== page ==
Oda arrived back in Japan in 1960, and the next year Kawaide Shobo, which had published two of his novels in 1951 and 1956, brought out his account of his travels called Nandemo miteyaro [I'm going to see everything]. The book became a best seller, made him a hero of college students, and continues to be one of his most popular works.
The book narrates Oda's discovery of social conditions in other countries and his loss of political innocence. He had a plane ticket but little money or food, so he slept on the streets in places like Calcutta. Elsewhere, too, he mixed with the poor and diseased, and what he witnesssed totally radicalized his thinking about the United States and Japan.
During the 1960s, Oda taught English and other subjects at various Tokyo college-prep schools and universities, while continuing to write. He still wrote fiction, but mostly he wrote essays and books criticizing the US-Japan military alliance, the Vietnam War, and Stalinist and Maoist communism, and he promoted activism for freedom, democracy, and peace.
In 1965, Oda and other activists founded "Betonamu ni heiwa o! shimin bunka dantai rengo" [Alliance of citizen culture groups for bringing peace to Vietnam]. In 1966 the name was shorted to "Betonamu ni heiwa o! shimin rengo" [Alliance of citizens for bringing peace to Vietnam]. The anti-war group, better known as "Beheiren" [Vietnam peace alliance], disbanded in 1974 after the signing of the Paris accords that ended the war.
Beheiren ran an undergroud railroad to help American soldiers opposed to the war find asylum in other countries. Oda appears to have been black-listed for helping deserters, for he has talked about being detained and questioned by immigration officials when visiting the US (see Foumiko Kometani's article on Oda in the Asia Edition section of Time Magazine's website).
Stomping on 'aboji'
"'Aboji' o fumu" [Stomping on 'aboji'], the story posted here, was first published in the October 1996 edition of the monthly magazine Gunzo. The story received the Kawabata Yasunari Prize for Literature in 1997. The following year it was anthologized with stories going back to the 1950s in 'Aboji' o fumu (Tokyo: Kodansha, 1998, 292 pages). A madangguk [street theater style] version of the story was first performed by the Mt. Halla Troupe on Cheju island late in 1999, then in Pusan, Seoul, Kyoto, and Tokyo.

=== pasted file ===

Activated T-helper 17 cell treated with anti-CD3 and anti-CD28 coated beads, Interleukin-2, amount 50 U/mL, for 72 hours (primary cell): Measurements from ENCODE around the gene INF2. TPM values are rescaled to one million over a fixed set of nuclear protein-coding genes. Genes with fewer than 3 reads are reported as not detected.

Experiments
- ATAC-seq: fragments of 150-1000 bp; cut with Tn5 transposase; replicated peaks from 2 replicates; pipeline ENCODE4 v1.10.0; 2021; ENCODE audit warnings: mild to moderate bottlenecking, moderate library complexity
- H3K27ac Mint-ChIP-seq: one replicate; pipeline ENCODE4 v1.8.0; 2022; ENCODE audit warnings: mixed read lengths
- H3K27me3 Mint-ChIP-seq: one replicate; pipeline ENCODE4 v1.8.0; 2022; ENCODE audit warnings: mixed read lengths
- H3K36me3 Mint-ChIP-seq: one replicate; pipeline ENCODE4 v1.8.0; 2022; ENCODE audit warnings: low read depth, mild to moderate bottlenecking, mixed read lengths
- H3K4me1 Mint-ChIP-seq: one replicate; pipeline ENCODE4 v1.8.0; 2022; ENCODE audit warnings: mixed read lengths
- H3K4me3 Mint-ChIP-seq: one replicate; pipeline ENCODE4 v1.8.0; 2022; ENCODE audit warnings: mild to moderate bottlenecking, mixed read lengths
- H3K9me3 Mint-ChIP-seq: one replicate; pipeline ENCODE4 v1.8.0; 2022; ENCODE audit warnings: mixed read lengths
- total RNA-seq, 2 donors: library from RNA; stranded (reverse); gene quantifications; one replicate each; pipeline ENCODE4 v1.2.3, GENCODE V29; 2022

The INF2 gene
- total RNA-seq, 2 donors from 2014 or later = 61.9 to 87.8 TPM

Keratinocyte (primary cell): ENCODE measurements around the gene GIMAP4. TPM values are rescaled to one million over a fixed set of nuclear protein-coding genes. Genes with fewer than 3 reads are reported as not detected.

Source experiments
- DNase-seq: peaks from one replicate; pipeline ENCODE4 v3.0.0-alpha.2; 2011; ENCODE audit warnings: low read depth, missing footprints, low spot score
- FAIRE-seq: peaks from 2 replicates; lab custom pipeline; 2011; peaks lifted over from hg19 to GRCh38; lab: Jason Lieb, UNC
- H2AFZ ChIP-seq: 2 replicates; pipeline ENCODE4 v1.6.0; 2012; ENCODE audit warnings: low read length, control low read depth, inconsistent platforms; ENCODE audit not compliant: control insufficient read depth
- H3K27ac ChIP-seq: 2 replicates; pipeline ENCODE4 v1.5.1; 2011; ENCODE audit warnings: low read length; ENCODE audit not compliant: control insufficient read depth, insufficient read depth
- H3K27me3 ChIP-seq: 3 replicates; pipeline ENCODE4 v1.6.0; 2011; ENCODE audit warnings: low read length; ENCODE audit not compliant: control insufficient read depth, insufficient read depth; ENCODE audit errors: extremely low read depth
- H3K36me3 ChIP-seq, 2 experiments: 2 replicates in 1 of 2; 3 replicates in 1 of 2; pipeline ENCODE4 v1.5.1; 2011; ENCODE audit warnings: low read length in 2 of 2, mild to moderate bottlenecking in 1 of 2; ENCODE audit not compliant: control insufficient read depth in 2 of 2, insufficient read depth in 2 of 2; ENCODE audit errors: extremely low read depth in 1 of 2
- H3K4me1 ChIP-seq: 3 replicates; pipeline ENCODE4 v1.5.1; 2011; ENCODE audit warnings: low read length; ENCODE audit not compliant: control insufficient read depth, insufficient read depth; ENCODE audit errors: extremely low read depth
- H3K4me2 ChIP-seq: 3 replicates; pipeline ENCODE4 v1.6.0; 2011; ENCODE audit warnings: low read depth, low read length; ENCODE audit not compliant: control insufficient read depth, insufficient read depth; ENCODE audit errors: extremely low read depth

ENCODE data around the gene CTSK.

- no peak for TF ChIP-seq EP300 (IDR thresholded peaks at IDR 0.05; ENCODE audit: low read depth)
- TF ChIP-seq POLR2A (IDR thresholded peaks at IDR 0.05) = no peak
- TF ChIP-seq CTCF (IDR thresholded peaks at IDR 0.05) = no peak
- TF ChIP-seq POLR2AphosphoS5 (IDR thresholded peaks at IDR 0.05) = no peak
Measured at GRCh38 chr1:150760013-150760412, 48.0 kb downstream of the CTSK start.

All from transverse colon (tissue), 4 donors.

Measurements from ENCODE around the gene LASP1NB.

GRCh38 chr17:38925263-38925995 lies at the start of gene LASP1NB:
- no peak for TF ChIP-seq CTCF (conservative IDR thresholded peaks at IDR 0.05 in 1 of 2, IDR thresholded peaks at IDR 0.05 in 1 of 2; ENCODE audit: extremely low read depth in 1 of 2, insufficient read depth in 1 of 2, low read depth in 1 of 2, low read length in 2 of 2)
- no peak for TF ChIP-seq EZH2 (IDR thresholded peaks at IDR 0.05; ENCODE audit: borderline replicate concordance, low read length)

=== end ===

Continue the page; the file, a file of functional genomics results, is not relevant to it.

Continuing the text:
"'Aboji' o fumu" is Oda's eulogy to his father-in-law. It ends with an account of his burial on Cheju island after the Hanshin-Awaji earthquake of 17 January 1995. The earthquake was also the subject of Oda's novel, Fukai oto [Deep sounds] (Tokyo: Shinchosha, 2002), first published in the February 2002 issue of the monthly magazine Shincho.
Oda's wife is a Korean, born and raised in Japan, and among the many causes Oda continues to champion are the social conditions of minorities in Japan. His Cheju-born mother-in-law was the subject of Omoni Taiheki [Mother's Great Peace Chronicle] (Tokyo: Asahi Shuppan Sha, 1990, 282 pages).
Oda's most recent exceptional work in English is Donald Keene's translation of a novella called Gyokusai (Shinchosha, 1993) as The Breaking Jewel (New York: Columbia University Press, 2003). The story features Sergeant Nakamura and Corporeal Kon (who prefers "Kon" to "Kim"), and Private Second Class Kaneshiro from Okinawa.
Tina Pepler turned Keene's translation of Gyokusai into a radio drama, which was broadcast by BBC on 6 August 2005 or "Hiroshima Day". The original story, Keene's translation, Pepler's radio drama, and some commentary have been published in the single volume, Gyokusai / Gyokusai, Tokyo: Iwanami Shoten, 2006, 279 pages.